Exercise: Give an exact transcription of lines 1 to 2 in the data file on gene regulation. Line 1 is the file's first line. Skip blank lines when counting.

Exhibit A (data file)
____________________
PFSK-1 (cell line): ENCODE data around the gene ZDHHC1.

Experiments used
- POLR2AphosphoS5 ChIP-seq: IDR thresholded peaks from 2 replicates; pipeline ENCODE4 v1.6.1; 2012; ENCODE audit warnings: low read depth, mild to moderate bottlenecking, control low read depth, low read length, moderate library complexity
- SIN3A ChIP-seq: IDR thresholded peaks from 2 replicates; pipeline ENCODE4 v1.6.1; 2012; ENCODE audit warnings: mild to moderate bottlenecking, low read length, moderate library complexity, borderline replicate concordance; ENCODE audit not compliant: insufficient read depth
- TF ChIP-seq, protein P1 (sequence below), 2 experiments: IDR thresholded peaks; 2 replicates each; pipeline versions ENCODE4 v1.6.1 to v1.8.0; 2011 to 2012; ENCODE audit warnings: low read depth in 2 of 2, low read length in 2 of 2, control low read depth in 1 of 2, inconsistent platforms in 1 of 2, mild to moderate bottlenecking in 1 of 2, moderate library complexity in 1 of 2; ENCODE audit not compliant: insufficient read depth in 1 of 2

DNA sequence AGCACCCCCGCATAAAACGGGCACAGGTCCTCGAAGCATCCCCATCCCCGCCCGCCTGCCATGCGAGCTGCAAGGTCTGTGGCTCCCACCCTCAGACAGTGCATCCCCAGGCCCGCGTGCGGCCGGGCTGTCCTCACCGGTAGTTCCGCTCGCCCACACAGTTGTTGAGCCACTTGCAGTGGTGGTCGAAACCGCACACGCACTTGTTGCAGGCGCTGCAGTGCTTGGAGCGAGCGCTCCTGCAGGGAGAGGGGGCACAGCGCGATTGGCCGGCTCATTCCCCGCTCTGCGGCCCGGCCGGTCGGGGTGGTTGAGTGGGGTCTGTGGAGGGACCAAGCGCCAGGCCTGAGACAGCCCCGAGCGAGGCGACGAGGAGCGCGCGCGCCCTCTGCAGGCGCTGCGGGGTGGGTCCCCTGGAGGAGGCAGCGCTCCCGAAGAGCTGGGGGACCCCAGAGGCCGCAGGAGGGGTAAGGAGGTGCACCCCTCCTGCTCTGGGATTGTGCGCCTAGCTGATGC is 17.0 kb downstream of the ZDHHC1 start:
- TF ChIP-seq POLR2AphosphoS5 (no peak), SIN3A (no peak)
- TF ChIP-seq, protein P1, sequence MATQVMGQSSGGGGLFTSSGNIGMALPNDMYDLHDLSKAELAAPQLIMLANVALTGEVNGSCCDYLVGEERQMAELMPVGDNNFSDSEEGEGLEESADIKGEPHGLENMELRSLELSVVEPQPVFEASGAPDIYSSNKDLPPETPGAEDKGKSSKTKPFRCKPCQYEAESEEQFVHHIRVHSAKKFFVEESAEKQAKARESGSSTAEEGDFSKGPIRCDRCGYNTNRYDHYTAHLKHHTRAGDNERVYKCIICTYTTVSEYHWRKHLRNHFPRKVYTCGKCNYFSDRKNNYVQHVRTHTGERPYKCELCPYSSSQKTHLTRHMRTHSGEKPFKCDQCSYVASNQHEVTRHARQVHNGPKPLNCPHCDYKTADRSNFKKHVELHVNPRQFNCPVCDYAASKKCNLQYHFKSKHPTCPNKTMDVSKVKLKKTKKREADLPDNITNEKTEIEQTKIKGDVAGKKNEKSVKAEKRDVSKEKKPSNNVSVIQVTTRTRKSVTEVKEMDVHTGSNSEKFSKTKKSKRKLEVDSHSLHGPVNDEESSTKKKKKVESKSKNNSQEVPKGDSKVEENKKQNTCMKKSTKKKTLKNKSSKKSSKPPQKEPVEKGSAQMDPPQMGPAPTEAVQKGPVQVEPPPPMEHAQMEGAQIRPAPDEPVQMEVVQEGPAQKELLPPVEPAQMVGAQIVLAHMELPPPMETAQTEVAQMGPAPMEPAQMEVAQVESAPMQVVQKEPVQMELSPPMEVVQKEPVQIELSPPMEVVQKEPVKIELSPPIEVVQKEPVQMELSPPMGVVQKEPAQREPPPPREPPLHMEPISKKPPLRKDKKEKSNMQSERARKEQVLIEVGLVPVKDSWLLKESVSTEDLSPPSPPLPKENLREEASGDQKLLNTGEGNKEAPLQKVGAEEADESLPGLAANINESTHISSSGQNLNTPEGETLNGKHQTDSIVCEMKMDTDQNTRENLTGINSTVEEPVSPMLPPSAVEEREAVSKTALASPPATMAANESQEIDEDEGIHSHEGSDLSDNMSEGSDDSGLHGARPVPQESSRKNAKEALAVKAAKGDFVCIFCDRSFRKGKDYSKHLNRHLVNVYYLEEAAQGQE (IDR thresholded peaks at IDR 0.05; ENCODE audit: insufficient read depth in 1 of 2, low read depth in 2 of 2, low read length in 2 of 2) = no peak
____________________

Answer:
PFSK-1 (cell line): ENCODE data around the gene ZDHHC1.

Experiments used